In the infinite attempt to better understand our universe, researchers at the University of Birmingham are joining the search for Earth-like planets

Written by Rhiannon
Digital Editor for Redbrick
Images by NASA/JPL-Caltech

Through the SPECULOOS (Search for habitable Planets EClipsing ULtra-cOOl Stars) project, a newly commissioned telescope, named Ganymede, will provide the means to detect these planets. This telescope is based in Chile’s Atacama Desert, on the site of the European Southern Observatory’s Paranal Observatory.

 The Ganymede is one of a total four telescopes assembled in Chile, which compose the SPECULOOS-South Observatory. However, it is only one member of a whole number of telescopes across the world whose mission it is to seek potentially habitable Earth-like planets.

The SPECULOOS project aims to investigate Earth-like planets that orbit ultra-cool and brown dwarf stars, through a technique called the transit method. These types of stars are small in size, which helps astronomers to detect planets that pass in front of them. When they cross, the planet produces a shadow on the dwarf, detected by the instruments within the telescope as a slight dimming of the star. This enables astronomers to determine key information, such as the size of the planet, or the distance it is from the star it orbits.  

Smaller, dimmer stars, like the ones targeted by SPECULOOS telescopes are a more accessible target for the discovery of planets given that the shadow produced upon the star is proportionally greater than would be on a larger, more luminous star.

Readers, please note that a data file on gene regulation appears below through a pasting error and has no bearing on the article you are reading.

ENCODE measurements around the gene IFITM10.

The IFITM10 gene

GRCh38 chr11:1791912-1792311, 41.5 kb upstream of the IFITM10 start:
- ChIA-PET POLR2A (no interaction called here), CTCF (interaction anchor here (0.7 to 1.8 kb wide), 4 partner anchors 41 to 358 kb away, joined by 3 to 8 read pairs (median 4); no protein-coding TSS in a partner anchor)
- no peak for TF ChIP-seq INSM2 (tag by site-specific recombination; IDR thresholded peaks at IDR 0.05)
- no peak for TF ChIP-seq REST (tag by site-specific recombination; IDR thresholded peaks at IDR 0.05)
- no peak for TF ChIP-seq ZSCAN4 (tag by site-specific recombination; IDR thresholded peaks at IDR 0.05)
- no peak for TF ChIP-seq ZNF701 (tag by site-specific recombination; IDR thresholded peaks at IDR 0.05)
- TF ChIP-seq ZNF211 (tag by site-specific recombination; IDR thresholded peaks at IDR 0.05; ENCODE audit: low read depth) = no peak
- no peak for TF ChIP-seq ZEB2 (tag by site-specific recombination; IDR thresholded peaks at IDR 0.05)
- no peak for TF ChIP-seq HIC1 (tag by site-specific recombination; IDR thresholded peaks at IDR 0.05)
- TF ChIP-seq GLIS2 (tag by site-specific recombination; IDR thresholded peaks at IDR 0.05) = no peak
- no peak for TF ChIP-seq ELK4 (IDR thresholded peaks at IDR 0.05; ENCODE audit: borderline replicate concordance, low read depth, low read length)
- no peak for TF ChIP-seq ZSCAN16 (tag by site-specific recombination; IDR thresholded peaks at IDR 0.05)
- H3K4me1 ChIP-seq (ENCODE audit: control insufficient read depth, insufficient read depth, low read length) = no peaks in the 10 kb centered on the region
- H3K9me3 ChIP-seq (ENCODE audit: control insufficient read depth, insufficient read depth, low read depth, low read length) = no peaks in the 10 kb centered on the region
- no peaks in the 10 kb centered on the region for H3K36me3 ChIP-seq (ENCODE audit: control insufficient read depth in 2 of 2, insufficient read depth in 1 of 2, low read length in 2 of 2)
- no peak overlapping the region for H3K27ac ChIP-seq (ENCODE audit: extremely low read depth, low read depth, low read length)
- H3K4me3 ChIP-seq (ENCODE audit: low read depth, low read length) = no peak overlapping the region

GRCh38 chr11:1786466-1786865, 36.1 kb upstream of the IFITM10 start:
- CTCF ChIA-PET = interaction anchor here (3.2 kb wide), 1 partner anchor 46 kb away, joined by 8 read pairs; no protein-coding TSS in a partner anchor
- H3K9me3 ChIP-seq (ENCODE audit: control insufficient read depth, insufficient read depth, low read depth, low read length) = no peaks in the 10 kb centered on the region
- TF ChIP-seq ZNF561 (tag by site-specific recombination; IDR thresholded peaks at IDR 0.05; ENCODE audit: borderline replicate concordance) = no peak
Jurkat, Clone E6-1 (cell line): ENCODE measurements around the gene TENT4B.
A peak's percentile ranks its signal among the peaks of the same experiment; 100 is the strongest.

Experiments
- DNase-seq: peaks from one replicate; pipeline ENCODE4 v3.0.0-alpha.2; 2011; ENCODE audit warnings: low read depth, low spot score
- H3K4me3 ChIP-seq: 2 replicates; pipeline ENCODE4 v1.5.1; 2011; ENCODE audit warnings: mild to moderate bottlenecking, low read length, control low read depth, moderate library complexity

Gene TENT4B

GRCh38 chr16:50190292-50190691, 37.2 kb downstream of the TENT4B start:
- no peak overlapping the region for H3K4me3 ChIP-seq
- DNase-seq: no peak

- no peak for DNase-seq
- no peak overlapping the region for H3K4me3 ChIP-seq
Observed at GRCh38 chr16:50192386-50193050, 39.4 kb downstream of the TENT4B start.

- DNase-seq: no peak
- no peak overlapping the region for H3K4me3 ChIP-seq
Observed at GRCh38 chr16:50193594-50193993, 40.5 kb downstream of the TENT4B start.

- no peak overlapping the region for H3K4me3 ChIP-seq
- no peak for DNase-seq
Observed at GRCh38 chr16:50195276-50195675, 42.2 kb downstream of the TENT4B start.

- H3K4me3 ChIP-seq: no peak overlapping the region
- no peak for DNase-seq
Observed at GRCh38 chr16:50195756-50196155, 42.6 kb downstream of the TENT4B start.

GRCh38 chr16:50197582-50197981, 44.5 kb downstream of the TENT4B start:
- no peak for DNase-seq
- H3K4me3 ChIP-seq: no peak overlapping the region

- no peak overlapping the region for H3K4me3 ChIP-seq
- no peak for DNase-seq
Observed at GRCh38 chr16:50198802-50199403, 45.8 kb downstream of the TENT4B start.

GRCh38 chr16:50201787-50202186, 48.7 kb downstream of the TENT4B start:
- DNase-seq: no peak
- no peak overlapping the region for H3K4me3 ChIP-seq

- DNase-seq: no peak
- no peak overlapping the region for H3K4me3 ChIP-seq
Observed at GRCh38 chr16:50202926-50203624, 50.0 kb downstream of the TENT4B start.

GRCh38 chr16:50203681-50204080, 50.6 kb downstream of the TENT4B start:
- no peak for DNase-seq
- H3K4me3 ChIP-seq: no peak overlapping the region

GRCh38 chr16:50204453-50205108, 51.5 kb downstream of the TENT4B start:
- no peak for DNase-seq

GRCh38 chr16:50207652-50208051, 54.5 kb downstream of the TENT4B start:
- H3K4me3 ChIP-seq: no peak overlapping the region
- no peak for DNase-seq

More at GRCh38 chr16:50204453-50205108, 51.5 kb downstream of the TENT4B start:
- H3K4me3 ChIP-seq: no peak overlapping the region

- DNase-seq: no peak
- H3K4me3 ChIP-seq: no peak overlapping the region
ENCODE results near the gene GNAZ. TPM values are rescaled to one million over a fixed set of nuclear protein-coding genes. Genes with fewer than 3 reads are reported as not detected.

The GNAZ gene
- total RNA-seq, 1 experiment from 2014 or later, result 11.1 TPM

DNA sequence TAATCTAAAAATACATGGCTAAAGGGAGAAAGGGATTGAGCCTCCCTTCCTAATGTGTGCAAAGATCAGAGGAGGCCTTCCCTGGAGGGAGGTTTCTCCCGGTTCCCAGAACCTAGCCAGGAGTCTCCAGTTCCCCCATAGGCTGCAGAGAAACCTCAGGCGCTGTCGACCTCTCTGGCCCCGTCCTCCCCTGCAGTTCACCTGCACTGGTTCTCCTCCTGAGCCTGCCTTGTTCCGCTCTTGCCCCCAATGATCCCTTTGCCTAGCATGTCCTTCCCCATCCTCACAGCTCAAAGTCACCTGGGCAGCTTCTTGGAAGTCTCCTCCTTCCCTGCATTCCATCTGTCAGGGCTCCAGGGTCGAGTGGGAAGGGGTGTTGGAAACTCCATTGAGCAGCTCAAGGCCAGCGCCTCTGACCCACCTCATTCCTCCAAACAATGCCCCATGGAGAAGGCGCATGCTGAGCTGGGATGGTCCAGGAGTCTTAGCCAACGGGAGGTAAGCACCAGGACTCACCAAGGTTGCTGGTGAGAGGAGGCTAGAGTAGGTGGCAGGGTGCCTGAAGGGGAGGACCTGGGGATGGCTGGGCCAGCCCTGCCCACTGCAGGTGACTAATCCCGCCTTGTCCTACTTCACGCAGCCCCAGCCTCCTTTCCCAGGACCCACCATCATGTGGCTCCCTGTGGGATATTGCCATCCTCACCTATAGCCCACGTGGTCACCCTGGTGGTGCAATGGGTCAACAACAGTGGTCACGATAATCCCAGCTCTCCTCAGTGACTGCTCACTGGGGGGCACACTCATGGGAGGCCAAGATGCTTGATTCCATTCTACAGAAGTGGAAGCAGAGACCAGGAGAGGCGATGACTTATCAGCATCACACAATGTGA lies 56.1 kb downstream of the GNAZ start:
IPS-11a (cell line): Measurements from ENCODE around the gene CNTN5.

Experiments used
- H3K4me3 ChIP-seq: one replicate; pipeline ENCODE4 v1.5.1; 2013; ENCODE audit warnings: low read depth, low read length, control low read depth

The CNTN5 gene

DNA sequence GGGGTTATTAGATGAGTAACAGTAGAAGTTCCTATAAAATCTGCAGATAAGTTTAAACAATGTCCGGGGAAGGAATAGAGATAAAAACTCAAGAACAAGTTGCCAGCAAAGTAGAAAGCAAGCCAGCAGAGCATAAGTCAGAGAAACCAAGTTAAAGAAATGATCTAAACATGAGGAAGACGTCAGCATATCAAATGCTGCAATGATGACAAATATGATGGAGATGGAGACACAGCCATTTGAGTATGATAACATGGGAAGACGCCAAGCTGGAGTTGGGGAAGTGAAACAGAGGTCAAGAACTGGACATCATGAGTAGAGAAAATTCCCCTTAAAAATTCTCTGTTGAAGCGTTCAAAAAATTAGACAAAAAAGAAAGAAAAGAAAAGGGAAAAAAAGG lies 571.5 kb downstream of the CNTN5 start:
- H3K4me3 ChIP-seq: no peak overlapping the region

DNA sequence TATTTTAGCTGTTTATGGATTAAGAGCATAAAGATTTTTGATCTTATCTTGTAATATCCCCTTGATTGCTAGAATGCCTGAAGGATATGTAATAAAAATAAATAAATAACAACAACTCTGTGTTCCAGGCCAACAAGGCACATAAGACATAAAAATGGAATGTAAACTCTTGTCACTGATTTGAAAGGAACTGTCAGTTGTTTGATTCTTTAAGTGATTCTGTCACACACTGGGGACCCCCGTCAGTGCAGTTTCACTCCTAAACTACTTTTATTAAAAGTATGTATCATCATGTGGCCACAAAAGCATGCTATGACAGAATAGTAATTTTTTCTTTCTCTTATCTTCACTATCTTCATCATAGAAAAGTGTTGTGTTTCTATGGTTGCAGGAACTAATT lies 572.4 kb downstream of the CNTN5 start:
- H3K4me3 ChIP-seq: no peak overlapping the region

Ganymede, as well as other telescopes of its kind, operate robotically, with highly sensitive cameras able to distinguish the type of light emitted by the ultra-cool dwarfs.

Researchers predict that over the next 10 years of their operation, the telescopes will survey over 1000 stars, with the hopes of a consequential detection of several planets with masses and temperatures similar to our own. 

The discovery of a seven-planet system has already surfaced, called TRAPPIST-1. This detection occurred a few years ago, during a pilot run of the SPECULOOS survey. 

Upon identification of an Earth-like planet, researchers will transfer to larger telescopes to search for signs of biological life. This can be done by measuring chemical composition and balance of the planet’s atmospheres.

In a press release on UoB’s website, Researcher Dr Amaury Traid, who is leading Birmingham’s team, said: ‘This is pure exploration […] The stars SPECULOOS is monitoring are the most numerous in the Universe, and they seem to host more Earth-sized planets than stars like our Sun do, so there could be a huge number of planets for us to find and study.

This is pure exploration

‘The planets we will discover will be the easiest Earth-like planets to study. What is really interesting though is that even in the case that none of these planets turn out to have atmospheres hospitable to life, our investigations will still tell us some crucial information about how often biology happens in the cosmos and under which conditions.’

The SPECULOOS- South Observatory and project has received a proportion of its funding from the European Research Council, the Simons Foundation, the MERAC foundation, and the Science, Technology and Facilities Council.